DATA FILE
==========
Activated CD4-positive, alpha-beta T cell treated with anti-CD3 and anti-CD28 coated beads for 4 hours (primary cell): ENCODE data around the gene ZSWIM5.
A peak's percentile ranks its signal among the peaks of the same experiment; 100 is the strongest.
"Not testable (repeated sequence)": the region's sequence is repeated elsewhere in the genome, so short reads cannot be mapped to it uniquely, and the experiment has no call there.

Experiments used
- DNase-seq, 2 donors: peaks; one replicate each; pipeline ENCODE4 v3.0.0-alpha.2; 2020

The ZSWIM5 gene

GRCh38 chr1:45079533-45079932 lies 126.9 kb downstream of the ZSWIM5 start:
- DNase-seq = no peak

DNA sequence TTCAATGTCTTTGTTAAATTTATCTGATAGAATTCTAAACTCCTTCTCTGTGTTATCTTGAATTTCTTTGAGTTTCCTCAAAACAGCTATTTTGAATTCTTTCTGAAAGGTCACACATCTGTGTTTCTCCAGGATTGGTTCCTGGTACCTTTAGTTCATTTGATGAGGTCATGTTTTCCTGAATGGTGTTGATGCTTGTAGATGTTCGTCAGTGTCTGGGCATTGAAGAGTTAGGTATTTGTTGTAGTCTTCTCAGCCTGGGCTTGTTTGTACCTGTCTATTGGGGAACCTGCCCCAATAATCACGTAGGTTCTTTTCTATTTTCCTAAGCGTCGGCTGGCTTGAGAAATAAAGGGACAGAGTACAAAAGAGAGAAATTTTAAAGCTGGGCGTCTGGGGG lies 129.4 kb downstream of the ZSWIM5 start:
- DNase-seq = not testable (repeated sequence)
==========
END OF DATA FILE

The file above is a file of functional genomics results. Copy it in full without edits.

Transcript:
Activated CD4-positive, alpha-beta T cell treated with anti-CD3 and anti-CD28 coated beads for 4 hours (primary cell): ENCODE data around the gene ZSWIM5.
A peak's percentile ranks its signal among the peaks of the same experiment; 100 is the strongest.
"Not testable (repeated sequence)": the region's sequence is repeated elsewhere in the genome, so short reads cannot be mapped to it uniquely, and the experiment has no call there.

Experiments used
- DNase-seq, 2 donors: peaks; one replicate each; pipeline ENCODE4 v3.0.0-alpha.2; 2020

The ZSWIM5 gene

GRCh38 chr1:45079533-45079932 lies 126.9 kb downstream of the ZSWIM5 start:
- DNase-seq = no peak

DNA sequence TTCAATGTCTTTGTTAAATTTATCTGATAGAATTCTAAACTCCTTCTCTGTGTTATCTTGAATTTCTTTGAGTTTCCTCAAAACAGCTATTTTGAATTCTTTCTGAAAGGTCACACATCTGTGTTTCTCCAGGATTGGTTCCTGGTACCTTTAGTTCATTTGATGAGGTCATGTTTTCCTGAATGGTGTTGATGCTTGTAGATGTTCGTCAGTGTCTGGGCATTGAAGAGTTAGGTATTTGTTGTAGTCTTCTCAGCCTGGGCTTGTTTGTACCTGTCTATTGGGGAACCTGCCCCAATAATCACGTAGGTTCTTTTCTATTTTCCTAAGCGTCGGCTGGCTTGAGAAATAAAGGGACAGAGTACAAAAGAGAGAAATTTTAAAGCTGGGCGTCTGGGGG lies 129.4 kb downstream of the ZSWIM5 start:
- DNase-seq = not testable (repeated sequence)